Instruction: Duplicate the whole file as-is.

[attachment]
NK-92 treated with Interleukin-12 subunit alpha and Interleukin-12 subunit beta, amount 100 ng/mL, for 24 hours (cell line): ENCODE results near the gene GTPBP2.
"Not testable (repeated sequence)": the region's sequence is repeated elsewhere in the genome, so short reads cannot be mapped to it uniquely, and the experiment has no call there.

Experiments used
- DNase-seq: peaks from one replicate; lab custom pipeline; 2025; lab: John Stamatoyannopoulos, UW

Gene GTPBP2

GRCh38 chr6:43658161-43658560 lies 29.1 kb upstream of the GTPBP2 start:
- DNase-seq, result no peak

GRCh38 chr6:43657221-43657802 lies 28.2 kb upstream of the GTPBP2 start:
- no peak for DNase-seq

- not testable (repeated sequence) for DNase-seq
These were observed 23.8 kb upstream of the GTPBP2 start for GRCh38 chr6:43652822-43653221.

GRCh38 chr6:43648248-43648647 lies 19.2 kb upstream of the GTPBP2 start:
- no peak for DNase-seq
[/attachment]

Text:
NK-92 treated with Interleukin-12 subunit alpha and Interleukin-12 subunit beta, amount 100 ng/mL, for 24 hours (cell line): ENCODE results near the gene GTPBP2.
"Not testable (repeated sequence)": the region's sequence is repeated elsewhere in the genome, so short reads cannot be mapped to it uniquely, and the experiment has no call there.

Experiments used
- DNase-seq: peaks from one replicate; lab custom pipeline; 2025; lab: John Stamatoyannopoulos, UW

Gene GTPBP2

GRCh38 chr6:43658161-43658560 lies 29.1 kb upstream of the GTPBP2 start:
- DNase-seq, result no peak

GRCh38 chr6:43657221-43657802 lies 28.2 kb upstream of the GTPBP2 start:
- no peak for DNase-seq

- not testable (repeated sequence) for DNase-seq
These were observed 23.8 kb upstream of the GTPBP2 start for GRCh38 chr6:43652822-43653221.

GRCh38 chr6:43648248-43648647 lies 19.2 kb upstream of the GTPBP2 start:
- no peak for DNase-seq